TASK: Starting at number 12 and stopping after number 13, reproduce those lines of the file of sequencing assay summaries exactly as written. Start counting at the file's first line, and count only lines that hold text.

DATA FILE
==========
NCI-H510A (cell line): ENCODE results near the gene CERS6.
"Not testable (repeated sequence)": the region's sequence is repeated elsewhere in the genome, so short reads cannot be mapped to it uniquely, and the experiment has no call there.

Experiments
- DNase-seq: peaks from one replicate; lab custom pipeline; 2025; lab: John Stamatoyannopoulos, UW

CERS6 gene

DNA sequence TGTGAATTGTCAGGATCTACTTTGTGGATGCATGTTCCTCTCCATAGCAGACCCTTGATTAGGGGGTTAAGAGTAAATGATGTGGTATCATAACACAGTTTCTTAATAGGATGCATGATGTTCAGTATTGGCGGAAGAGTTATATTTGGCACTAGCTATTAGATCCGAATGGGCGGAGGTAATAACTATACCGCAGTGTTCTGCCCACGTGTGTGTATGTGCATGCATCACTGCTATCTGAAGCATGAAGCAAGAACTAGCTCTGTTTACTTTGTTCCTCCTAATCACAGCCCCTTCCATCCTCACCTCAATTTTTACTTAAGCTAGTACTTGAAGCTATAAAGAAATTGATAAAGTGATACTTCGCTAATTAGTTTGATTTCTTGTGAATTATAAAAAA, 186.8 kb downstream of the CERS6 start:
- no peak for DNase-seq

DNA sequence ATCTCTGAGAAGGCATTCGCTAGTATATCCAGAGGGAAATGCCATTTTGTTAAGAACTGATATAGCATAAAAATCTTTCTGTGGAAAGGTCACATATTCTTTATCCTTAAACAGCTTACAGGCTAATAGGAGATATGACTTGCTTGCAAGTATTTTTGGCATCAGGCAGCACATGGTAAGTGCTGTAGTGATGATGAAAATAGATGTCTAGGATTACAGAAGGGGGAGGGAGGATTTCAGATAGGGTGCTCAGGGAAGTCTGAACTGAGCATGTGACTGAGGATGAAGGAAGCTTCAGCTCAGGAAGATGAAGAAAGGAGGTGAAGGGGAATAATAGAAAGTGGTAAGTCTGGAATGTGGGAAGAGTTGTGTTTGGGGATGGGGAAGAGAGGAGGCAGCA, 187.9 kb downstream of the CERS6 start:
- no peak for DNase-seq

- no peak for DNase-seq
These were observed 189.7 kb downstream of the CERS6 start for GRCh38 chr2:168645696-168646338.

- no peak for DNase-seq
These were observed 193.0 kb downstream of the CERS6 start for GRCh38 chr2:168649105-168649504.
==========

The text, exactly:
- no peak for DNase-seq
These were observed 193.0 kb downstream of the CERS6 start for GRCh38 chr2:168649105-168649504.